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Some Kansas Kids Will Have Longer School Days After COVID Disruptions

A kindergartner at Colvin Elementary School in Wichita.
Suzanne Perez
A kindergartner at Colvin Elementary School in Wichita.

A state law passed this spring dictates that long-term online or hybrid learning models — anything over 40 hours per student per year — could mean losing up to two-thirds of state funding for that student.

WICHITA, Kansas — As more Kansas school districts report rising cases of COVID-19 and virus-related quarantines, educators are having to navigate a new state law that limits what they can offer online.

That’s already having an effect on school schedules in Wellington, where officials abruptly closed all schools through Labor Day and sent students home without a remote-learning option because of COVID-19 outbreaks.

Beginning Sept. 7, the Wellington district will add 10 minutes to the end of each school day to comply with state guidelines for the minimum number of instructional hours.

A measure Kansas lawmakers passed last spring — House Bill 2134 — was intended as a message to districts: Kids should be in school, in person.

The new law dictates that long-term online or hybrid learning models — anything over 40 hours per student per year — could mean losing up to two-thirds of state funding for that student.

The law allows districts to offer online options, such as Wichita’s Education Imagine Academy. But students enrolled in traditional in-person schools cannot go fully remote.

Mark Tallman, a lobbyist with the Kansas Association of School Boards, said there are lots of questions about the new law, which allows some exemptions for health issues or emergencies.

“What I think legislators objected to was districts just saying, ‘We’re going to operate for all kids in a hybrid or remote environment because we don’t want the schools to be open,’ ” he said.

“If you’re in a situation where a student either has COVID and is missing or would be quarantined, that’s tied to an individual student with a specific health issue. . . . That’s a different situation than the law was designed to deal with.”

Ultimately, the Kansas Department of Education will decide what hours count when it audits attendance figures.

In Wichita, the state’s largest district, more than 1,600 students have missed school due to COVID isolation or quarantine protocols. Beginning Sept. 8, the district plans to offer “simultaneous learning” for students who are not able to attend class in person.

According to the new plan, teachers will lead their in-person class as normal, and the quarantined student will watch lessons through video conferencing. A paraeducator or buddy student will monitor the remote student, respond to questions by chat and share the student’s questions with the teacher.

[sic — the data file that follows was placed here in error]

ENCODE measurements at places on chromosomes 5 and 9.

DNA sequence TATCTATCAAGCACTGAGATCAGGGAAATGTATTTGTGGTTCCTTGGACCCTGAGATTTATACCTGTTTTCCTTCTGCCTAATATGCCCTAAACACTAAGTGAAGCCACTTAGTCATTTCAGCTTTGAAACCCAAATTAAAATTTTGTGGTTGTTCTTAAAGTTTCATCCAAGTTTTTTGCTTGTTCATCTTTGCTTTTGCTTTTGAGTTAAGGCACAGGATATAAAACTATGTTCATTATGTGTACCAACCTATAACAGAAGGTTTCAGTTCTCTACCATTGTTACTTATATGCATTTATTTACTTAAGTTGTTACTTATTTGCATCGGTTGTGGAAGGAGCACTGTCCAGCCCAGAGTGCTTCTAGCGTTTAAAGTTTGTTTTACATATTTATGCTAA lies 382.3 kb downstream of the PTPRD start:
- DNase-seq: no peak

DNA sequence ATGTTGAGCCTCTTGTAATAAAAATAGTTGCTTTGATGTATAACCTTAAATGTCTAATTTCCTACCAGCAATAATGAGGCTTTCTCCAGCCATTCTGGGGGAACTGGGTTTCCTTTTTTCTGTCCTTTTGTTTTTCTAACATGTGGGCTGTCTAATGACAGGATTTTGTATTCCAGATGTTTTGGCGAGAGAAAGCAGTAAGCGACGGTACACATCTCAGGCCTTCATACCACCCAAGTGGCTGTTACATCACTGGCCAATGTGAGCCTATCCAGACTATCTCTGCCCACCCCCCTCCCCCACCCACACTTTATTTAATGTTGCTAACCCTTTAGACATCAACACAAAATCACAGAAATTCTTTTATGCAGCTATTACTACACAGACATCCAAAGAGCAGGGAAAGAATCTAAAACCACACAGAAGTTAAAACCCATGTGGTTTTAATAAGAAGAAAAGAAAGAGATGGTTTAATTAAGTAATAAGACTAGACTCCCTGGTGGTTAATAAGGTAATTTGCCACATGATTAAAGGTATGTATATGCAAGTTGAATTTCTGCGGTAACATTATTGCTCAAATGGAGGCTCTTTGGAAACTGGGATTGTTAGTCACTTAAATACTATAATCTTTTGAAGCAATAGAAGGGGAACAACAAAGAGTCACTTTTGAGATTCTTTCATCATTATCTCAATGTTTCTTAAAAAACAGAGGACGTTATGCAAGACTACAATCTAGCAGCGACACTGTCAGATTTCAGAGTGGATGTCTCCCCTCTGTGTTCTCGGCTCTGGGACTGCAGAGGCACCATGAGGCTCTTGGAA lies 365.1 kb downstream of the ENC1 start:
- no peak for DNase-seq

Teachers instructing an in-person class and a remote student will be paid an additional $50 a day.

“I know the need for limited remote learning will still remain,” Deputy Superintendent Gil Alvarez said in an email to employees.

Allowing quarantined students the option to tap into classrooms via computer “is a reasonable compromise in order to assure the greatest possible opportunity for our students to receive instruction directly from our teachers,” he said.

Between Aug. 2 and Aug. 25, the Wichita district reported 466 positive COVID cases among students and 84 cases among employees.

At least 133 employees were under quarantine.

District officials said they are tracking but not reporting or publishing the number of quarantined students.

The Kansas Department of Health and Environment this week reported 21 active COVID-19 clusters at schools — 14 more than the previous week — with at least 114 positive cases.

Only two school outbreaks were publicly identified by the state: Mount Olive Lutheran School in Overland Park and Central Elementary School in Lyons.

Suzanne Perez reports on education for KMUW in Wichita and the Kansas News Service. You can follow her on Twitter @SuzPerezICT or email her at perez@kmuw.org.

The Kansas News Service is a collaboration of KCUR, Kansas Public Radio, KMUW and High Plains Public Radio focused on health, the social determinants of health and their connection to public policy.

Kansas News Service stories and photos may be republished by news media at no cost with proper attribution and a link to ksnewsservice.org.

Suzanne Perez is a longtime journalist covering education and general news for KMUW and the Kansas News Service. Suzanne reviews new books for KMUW and is the co-host with Beth Golay of the Books & Whatnot podcast. Follow her on Twitter @SuzPerezICT.